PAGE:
That’s right — Remand and Stubborn Denial. Zoo gets access to counterspells, and they’re actually good. Remand has fallen by the wayside since the printing of Counterspell and Archmage’s Charm, but Domain Zoo is easily aggressive enough to capitalize on the tempo that Remand can generate.
Having Remand for an evoked Fury or Solitude is a blowout. Not only did the opponent lose a card while you remained card neutral, but they may not be able to evoke their creature again. Remand is also strong against the Cascade decks. The last thing Living End wants is a copy put into their hand.
Those who have followed me for a while know that Stubborn Denial is one of my favorite cards, so naturally I tried it when I saw that there was an aggressive Domain deck. Stubborn Denial is great against all three cascade decks running around, Creativity and Burn. All of these archetypes are popular, and I’m thrilled to have strong one mana interaction to use against them.
Having a plan for your mana when you look at your opening hand is important when playing Domain Zoo. If you don’t have a one mana spell you want to play on turn one, you usually want to fetch either Indatha Triome or Xander’s Lounge, and follow up by pairing them with either Steam Vents or Temple Garden, respectively. This will make sure you have all five types for Domain, and that you can cast all of your spells on turn two.
However, if you have a Ragavan or Wild Nacatl to play on turn one, you’ll want to get an appropriately colored shock land. Keep in mind that you want access to Naya colors on turn two if you have a Nacatl. Going triome on turn one into a complimentary shock on turn two also enables Scion of Draco on two, so just be sure to map out what you’re planning on doing and what mana is needed for those plays.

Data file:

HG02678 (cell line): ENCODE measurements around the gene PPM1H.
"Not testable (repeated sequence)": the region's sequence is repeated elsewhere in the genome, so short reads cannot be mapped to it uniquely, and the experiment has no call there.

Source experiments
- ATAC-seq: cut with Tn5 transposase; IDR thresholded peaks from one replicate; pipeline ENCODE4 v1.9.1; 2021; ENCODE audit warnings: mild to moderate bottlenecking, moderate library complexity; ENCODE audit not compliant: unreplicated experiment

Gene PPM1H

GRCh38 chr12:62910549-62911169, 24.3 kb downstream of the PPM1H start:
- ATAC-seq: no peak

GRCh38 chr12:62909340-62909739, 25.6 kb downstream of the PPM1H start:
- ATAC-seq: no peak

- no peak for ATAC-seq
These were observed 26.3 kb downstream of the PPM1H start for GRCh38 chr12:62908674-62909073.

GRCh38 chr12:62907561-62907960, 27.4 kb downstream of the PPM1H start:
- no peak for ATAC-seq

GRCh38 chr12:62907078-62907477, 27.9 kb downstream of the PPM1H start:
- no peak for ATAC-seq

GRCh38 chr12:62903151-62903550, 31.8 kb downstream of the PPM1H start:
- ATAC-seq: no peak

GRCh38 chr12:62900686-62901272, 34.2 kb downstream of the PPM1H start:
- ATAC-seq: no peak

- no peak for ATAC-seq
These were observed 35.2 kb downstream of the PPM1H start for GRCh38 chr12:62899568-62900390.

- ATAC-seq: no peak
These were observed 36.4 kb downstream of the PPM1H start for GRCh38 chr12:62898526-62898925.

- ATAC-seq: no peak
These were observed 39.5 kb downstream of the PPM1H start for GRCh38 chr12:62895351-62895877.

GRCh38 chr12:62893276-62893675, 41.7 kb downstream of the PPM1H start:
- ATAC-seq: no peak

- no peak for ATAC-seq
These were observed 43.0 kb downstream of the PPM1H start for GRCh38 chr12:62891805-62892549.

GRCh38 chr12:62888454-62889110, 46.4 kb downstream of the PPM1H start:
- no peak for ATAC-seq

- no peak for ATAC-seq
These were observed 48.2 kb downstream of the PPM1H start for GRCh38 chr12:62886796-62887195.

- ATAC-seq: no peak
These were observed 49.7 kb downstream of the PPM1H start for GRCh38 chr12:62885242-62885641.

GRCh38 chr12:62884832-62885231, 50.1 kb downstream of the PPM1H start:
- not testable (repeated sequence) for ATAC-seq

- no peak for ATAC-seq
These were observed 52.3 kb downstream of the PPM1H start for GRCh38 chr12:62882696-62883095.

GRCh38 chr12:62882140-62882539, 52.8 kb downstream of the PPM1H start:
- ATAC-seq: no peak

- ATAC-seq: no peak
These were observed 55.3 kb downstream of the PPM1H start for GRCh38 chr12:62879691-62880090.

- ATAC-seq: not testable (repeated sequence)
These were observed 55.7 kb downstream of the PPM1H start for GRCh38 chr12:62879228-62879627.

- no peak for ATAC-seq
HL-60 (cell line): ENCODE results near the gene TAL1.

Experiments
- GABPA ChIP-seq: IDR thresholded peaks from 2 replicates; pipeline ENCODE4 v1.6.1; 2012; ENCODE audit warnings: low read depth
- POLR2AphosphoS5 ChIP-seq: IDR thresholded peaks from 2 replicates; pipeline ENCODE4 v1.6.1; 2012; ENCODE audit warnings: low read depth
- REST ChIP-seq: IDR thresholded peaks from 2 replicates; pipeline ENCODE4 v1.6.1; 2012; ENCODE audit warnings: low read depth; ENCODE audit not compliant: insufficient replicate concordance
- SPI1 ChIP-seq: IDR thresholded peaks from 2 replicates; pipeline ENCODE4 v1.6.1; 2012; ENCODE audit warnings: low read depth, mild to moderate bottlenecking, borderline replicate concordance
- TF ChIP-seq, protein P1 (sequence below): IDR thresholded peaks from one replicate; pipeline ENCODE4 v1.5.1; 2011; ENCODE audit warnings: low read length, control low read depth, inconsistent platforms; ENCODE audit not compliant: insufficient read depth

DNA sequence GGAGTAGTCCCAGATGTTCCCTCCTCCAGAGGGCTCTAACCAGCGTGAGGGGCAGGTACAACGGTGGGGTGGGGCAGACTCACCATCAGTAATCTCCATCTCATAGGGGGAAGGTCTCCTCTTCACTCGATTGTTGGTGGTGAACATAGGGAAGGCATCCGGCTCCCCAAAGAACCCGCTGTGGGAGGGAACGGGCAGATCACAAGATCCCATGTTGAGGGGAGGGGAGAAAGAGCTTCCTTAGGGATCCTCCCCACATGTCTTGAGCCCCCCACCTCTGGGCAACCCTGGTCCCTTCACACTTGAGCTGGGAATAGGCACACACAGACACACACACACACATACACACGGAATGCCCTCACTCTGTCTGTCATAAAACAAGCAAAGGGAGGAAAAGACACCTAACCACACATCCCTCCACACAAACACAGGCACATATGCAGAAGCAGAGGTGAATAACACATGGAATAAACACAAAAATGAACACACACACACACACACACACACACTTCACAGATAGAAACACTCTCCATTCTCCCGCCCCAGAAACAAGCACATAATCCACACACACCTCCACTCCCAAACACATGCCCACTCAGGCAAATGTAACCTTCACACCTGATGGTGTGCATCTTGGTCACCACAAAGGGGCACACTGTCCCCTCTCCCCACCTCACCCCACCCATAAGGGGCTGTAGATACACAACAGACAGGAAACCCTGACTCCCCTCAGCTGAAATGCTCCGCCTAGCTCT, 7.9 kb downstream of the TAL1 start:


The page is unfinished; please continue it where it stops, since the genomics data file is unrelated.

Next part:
The sideboard for Domain Zoo doesn’t have anything out of the ordinary. Flusterstorm is primarily for cascade, Creativity and other combo decks — but it has a place against Burn and Murktide, too.
Veil of Summer is kind enough to tell you what decks it is good against. Anything with a lot of blue or black interaction is going to hate the way Veil of Summer looks — I guarantee it.
Hidetsugu Consumes All is primarily there for Hammer, but anything with a lot of one mana permanents is unlikely to be happy to see this one. This saga is also graveyard hate, but it is slow. That means it’s good enough to bring in against graveyard decks since you’ll likely have enough cards without text, but I wouldn’t lean on it in those matchups.
Teferi, Time Raveler is going to be great against cascade decks and Murktide primarily.
Force of Vigor is another kind card that tells you to bring it in against artifacts and enchantments. Popular spots include Hammer, Amulet and Breach.
Dromoka’s Command is like a Swiss army knife. If there are important but small creatures that need to die, it is good. Against decks like Murktide or Burn, which base their removal around red spells, it can be used for protection. Against Urza’s Saga decks, Dromoka’s Command can be a Stone Rain with more upside.
Finally we have Fury, which is great against most creature heavy decks, but it really excels when it is likely to kill multiple creatures. Hammer is a great example of the perfect target.
Domain Zoo is a surprisingly well rounded deck for how aggressive it is, which is very appealing to me. As a player that likes having a fair bit of agency throughout the match, but who also wants to finish rounds on time, Domain Zoo is perfect.
This archetype is fast and powerful enough to beat up on the slower decks, but it has enough interaction to be a good choice against the combo decks, too. I’m sure Domain Zoo has some tuning left to be done, but I’m excited to work on it in the near future.
As always, you can find me on Twitter at @RappaciousOne for questions, comments and feedback. I’ll see everybody back here soon!
Michael Rapp is a Modern specialist who favors Thoughtseize decks. Magic sates his desire for competition and constant improvement.